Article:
When installing hardwood floor which room should I start with?

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Old 09-05-14, 11:05 AM
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When installing hardwood floor which room should I start with?

Below is the layout of my ground floor. I would like to redo the hardwood floor. The old one is still in place, the house was built in 58 and I believe that the floor was never replaced so it is about the time :-)

The grey areas do not need hard floor. I would like to start with the empty bedroom but I am not sure how that will impact the later work for the long central hallway and the living. I have never installed hard floor in my life and I read that you need to start with the biggest room, parallel with the longest continuous wall My reason for doing it this way is the lack of experience. Since that is the smallest room I can try to learn to install hard floor without wasting tons of money, time and without turning everything upside down around me. I want to be able to regroup and call a pro if I fail or get bored
The other question that I have is this: is it doable to install different hardwood floor in each room ? I would like to do that for variation and to give each room a specific personality or touch to say so...

Bigger picture here: http://i.stack.imgur.com/WF5eh.png
 
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Old 09-05-14, 11:33 AM
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I think I'd snap a straight reference line down the hallway and then measure down from that reference line and start in the bottom left corner of your picture. This would allow you to work (up) toward the chalk line and down the hall. The flooring would continue through the doorway of the office and continue up to the top right corner of the house.

By using flush transitions at your bedroom doorways you could reverse the direction you lay the bedroom so that you could start laying on the other side of the transition at the bedroom doorways and work down to the bottom wall.

Since the layout in the hall affects the exact position of the flush transitions in your doorways, I wouldn't recommend starting in the bedrooms. If you don't position that transition exactly right in the doorway you will be kicking yourself later.
 
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Old 09-05-14, 01:14 PM
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I was hoping that it would be possible to start with a smaller room.
Starting with the living would force me to go big when I am a beginner and that is risky
 
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Old 09-05-14, 02:07 PM
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If you REALLY need to start in a bedroom, I would still snap the line... maybe along the bottom hallway wall in your drawing... it should be one line and go all the way through the house from left to right on your drawing, and through the doorways. Check the measurements from that line to each wall and try and center it if needed so that you don't end up with any tapers. If you can't snap a chalk line, use a mason's string stretched as tight as you can get it... placed around 2 nails or screws on each end of the house. Leave those nails/screws in place so that you can hook the line up again as needed.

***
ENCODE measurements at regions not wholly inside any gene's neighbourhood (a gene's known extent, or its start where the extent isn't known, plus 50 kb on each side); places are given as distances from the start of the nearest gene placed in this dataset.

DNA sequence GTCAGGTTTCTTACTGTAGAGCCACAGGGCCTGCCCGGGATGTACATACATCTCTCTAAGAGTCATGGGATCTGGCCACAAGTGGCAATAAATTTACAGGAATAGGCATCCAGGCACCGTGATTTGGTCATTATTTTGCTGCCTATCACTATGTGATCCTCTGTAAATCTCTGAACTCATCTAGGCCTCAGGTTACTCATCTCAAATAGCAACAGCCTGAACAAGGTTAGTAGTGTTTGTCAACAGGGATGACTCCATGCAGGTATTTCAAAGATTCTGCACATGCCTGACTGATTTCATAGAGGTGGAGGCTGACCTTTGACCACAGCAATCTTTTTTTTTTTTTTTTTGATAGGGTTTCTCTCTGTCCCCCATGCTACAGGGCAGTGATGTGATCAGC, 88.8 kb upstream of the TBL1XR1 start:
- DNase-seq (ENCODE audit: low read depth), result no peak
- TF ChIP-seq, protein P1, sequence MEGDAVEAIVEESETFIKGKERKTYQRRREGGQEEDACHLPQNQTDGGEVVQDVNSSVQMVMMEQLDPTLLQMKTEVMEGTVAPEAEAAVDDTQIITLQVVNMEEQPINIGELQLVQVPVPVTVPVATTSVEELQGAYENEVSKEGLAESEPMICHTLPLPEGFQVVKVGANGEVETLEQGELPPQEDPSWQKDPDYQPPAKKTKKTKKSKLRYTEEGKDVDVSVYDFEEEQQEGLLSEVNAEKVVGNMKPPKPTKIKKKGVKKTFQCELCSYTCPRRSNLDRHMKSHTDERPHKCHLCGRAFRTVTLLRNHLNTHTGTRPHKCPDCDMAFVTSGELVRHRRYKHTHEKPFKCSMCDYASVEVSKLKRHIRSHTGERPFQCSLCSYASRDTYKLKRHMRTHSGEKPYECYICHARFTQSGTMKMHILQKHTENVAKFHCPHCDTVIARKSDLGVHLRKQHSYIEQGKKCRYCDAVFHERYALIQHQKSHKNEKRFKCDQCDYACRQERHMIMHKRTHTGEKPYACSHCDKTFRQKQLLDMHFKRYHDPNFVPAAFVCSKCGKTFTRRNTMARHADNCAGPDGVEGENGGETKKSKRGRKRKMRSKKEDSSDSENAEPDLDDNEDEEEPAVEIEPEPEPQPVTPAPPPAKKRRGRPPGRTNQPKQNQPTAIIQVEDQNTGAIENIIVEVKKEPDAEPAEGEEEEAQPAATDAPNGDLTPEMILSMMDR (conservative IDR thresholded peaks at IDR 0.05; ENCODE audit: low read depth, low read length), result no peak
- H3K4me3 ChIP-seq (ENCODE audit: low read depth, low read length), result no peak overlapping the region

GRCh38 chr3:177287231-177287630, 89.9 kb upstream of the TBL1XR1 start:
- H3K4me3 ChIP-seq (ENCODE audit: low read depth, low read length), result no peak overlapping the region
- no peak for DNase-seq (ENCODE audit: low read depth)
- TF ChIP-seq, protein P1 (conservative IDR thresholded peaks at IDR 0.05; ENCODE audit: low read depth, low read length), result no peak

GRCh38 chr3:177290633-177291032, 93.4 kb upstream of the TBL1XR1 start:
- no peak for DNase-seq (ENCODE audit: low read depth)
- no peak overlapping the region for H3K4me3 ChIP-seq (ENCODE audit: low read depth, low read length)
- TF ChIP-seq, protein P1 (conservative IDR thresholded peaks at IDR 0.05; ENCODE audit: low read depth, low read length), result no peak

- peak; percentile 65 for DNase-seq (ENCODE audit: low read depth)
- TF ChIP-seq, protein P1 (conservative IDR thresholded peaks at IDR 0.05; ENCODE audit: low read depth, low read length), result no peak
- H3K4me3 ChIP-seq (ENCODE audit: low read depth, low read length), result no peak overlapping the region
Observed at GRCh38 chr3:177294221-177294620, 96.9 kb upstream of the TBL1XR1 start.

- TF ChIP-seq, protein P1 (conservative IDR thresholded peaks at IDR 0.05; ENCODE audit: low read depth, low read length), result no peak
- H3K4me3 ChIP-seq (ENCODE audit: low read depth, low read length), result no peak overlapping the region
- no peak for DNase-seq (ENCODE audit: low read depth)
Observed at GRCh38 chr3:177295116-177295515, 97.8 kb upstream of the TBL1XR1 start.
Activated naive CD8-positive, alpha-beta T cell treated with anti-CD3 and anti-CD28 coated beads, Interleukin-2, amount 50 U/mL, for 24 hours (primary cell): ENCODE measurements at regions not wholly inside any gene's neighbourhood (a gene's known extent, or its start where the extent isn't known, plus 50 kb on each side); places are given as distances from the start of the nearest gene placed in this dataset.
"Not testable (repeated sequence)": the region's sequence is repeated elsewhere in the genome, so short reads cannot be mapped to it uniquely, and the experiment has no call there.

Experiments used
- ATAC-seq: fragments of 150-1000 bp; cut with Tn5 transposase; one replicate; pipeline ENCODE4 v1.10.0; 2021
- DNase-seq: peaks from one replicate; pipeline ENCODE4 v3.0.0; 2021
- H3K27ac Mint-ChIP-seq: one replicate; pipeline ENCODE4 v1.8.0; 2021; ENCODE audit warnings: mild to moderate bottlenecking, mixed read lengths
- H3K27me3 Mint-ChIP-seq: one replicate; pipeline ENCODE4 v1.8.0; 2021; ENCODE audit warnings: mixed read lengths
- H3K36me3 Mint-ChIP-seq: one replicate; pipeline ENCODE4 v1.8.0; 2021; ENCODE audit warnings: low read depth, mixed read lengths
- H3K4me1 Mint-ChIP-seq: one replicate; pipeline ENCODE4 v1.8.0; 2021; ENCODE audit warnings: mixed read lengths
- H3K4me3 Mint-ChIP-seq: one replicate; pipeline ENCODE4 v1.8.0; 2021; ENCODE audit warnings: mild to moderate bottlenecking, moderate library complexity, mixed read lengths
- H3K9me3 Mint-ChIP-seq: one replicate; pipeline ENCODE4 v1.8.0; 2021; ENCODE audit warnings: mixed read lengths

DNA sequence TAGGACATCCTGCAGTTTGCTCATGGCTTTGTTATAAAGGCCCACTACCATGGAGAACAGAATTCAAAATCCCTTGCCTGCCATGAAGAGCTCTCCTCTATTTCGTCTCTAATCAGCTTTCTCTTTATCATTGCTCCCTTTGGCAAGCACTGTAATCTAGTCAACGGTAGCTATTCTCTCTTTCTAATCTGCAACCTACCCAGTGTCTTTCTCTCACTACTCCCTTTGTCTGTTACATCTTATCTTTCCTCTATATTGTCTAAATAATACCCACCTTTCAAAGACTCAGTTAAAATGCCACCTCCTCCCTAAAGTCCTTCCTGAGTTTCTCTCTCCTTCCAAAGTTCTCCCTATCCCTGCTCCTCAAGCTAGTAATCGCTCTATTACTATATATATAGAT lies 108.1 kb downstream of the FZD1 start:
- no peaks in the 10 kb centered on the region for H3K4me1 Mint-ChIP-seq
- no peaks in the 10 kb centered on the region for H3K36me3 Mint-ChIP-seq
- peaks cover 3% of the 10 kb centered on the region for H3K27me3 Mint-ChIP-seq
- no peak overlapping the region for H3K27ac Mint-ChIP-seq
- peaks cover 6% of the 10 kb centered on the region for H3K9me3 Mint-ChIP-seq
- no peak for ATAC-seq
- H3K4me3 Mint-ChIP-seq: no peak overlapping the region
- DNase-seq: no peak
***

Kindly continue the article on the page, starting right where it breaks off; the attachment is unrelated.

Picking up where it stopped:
Check your layout (where the increments of each board will end up by the time you get to another wall) so that you try to avoid any small rips against walls. Adjust your layout as needed. Start inside a bedroom, partially into a doorway and work in toward the bedroom and away from the doorway. It's CRITICAL that both bedrooms be lined up EXACTLY with your chalk line in the hallway and that the layout is perfectly parallel to that line. Use a spline to change directions at the doorway so that you can work in the opposite direction out into the hall. See photo illustration.

Work the hallway up... into the office and entrance, leaving the lower part of the living room undone. Then for the lower half of the living room, put a spline in the groove and work from your reference line down toward the bottom of your picture.

Where you start isn't as important as HOW you start it. The very first board you lay will pretty much determine everything about the entire floor- how straight -or crooked- everything else is going to be. That's why that string line (and thinking about all the layout) is so important.
 
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Old 09-05-14, 02:19 PM
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I'm afraid it is one big project to begin with. The old hardwood should be removed and your subfloor beefed up with additional ply. The industry standard today is for minimum 3/4" underlayment. The best I think you will have is 1/2". I would add no less than additional 1/2" and probably 3/4" Advantech. One room at a time will drag out the construction beyond manageable time frames and keep you in a constant state of dis-repair. You will also end up measuring from different floor heights and still try to keep everything perfectly parallel to each other section to be installed. Monumental task to say the least. I see this as an "all in" or nothing situation and if you call in a contractor after the fact, you risk needing to start over if your measurements were incorrect or he can't rectify the situation to your liking.
 
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